Here’s one I haven’t heard or seen before. I have a 1999 Jeep Grand Cherokee Laredo V8 with a dealer-installed alarm. The alarm operates off the factory keyless remote fob; arming when the doors are locked and of course disarming when the remote unlocks the doors. All of the exterior lights flash and there are corresponding chirps from the alarm when it is either armed or deactivated.
So, the issue. Well, for no apparent reason, all of the car’s lights flash as if the alarm was being armed or deactivated as it sits parked in front of my home. There are no audible chirps (thank god or the neighbors might have “fixed” the problem for me) and the doors do not lock or unlock with each flash.
I have noticed this happen in the evening, with lighting in the far-off distance, but there was no rain. It has also happened around 5 am on a still morning. Sometimes the flashing will go on for a few minutes, with a couple of intermittent sets of flashes. Listening carefully, I have not heard the chirps of any other car’s alarm as my lights flash. The car sits in front of the house all week and is used evenings and weekends. I haven’t noticed this phenomenon during the day or away from the house.
While this is a relatively new issue --I’ve only noticed it in the last couple of months-- the battery has never been drained by the flashing.
My thought initially was there was another car’s alarm with an identical code, but alas no chirps were heard. Then I had the brain wave (just one) that it might be a computer’s wireless router close by, with the flashes occurring as data is transmitted.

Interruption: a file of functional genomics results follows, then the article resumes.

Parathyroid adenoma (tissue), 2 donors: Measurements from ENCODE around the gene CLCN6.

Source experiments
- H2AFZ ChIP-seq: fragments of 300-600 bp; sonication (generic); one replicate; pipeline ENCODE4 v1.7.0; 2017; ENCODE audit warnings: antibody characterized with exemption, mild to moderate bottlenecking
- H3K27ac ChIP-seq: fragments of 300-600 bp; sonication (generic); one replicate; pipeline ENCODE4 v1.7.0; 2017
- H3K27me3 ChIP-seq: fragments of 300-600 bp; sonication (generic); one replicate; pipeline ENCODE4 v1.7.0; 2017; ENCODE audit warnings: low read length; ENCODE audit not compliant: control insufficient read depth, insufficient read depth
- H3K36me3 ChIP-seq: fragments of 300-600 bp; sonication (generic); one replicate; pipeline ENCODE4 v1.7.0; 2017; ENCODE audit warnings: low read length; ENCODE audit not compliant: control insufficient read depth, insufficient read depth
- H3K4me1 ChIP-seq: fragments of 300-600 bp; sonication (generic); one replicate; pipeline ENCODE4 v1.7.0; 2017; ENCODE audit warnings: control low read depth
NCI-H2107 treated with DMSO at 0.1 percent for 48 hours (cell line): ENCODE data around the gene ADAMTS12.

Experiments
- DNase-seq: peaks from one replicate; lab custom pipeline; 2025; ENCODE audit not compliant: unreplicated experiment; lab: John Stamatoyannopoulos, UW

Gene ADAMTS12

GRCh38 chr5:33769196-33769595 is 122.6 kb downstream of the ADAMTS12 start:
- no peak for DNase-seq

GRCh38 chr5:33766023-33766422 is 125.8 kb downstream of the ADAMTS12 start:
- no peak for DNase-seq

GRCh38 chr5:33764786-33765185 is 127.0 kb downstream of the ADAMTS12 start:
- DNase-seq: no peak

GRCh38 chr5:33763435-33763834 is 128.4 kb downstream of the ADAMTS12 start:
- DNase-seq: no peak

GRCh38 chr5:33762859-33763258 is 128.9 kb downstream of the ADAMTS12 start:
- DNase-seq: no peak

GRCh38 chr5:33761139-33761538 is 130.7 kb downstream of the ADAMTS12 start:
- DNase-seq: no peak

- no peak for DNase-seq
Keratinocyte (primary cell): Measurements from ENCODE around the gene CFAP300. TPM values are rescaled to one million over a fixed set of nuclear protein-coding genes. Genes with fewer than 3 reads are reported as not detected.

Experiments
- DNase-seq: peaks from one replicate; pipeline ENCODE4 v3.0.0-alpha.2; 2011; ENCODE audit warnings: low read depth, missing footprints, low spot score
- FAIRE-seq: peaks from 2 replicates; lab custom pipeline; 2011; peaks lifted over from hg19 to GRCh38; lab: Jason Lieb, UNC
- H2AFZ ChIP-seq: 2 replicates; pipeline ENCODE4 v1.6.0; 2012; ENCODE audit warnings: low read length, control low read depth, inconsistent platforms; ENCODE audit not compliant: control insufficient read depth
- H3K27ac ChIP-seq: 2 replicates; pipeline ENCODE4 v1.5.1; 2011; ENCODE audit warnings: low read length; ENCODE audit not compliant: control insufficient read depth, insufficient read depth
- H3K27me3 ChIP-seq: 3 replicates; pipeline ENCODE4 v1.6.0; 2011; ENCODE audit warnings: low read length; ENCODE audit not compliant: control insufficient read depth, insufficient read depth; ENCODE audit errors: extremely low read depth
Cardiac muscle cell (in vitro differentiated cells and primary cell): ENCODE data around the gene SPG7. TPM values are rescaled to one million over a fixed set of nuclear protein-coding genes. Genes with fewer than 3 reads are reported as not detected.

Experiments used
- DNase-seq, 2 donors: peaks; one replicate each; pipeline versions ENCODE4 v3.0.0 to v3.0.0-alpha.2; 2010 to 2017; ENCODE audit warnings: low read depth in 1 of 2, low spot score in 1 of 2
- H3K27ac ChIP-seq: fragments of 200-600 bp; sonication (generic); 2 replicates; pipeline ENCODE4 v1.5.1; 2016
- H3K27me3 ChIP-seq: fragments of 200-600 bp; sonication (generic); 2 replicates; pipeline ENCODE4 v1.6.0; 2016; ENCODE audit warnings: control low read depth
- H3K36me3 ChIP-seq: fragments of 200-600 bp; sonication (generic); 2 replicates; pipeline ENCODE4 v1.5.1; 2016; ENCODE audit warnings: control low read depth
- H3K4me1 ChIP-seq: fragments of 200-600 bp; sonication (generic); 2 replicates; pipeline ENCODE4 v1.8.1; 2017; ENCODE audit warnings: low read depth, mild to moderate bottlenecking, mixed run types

So, I was wondering if you thought that was a possibility or there is another electro-mechanical explanation? If not, I don’t think that black electric tape is a viable solution, since this involves the headlights, brake lights and turn signals. While this may date me, should I just learn Morse code and change my license plate to either Kit (of Night Rider fame) or Mother (for my Mother the Car)?
I think the most likely thing causing this is a faulty power connection between the battery and the alarm system somewhere. What you describe usually happens when the battery is reconnected to the car’s electrical system. To prove it try disconnecting the fuse to the alarm system and reconnect it.
You may be able to find the bad connection by tapping lightly on suspected areas using a screwdriver handle. The trouble area may be near the battery or main panel under the hood. The trouble may also be inside the alarm system itself.